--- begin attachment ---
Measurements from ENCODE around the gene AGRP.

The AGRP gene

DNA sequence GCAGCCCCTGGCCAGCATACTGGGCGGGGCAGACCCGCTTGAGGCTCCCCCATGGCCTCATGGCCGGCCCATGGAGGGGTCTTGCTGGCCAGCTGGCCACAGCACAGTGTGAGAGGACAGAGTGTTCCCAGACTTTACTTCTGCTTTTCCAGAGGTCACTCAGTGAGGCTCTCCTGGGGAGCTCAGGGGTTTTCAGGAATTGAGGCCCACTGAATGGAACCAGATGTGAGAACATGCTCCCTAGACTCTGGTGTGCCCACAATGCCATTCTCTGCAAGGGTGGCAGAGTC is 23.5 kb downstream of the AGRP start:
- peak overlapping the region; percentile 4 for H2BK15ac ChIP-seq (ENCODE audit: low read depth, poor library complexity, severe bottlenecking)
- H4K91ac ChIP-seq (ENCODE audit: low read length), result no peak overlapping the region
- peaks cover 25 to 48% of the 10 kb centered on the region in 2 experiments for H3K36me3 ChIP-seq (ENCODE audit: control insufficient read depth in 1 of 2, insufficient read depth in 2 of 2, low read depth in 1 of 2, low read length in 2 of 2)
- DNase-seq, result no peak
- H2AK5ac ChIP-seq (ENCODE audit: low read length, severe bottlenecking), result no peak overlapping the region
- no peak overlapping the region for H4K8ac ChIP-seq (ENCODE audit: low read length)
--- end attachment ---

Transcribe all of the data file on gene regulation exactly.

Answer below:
Measurements from ENCODE around the gene AGRP.

The AGRP gene

DNA sequence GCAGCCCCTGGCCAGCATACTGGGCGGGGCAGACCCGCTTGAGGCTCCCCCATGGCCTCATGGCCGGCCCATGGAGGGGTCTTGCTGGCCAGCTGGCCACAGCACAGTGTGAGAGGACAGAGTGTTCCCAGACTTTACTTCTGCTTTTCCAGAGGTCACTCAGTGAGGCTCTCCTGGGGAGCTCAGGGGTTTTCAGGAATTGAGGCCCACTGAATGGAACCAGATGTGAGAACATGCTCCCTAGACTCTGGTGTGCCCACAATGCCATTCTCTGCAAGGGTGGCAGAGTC is 23.5 kb downstream of the AGRP start:
- peak overlapping the region; percentile 4 for H2BK15ac ChIP-seq (ENCODE audit: low read depth, poor library complexity, severe bottlenecking)
- H4K91ac ChIP-seq (ENCODE audit: low read length), result no peak overlapping the region
- peaks cover 25 to 48% of the 10 kb centered on the region in 2 experiments for H3K36me3 ChIP-seq (ENCODE audit: control insufficient read depth in 1 of 2, insufficient read depth in 2 of 2, low read depth in 1 of 2, low read length in 2 of 2)
- DNase-seq, result no peak
- H2AK5ac ChIP-seq (ENCODE audit: low read length, severe bottlenecking), result no peak overlapping the region
- no peak overlapping the region for H4K8ac ChIP-seq (ENCODE audit: low read length)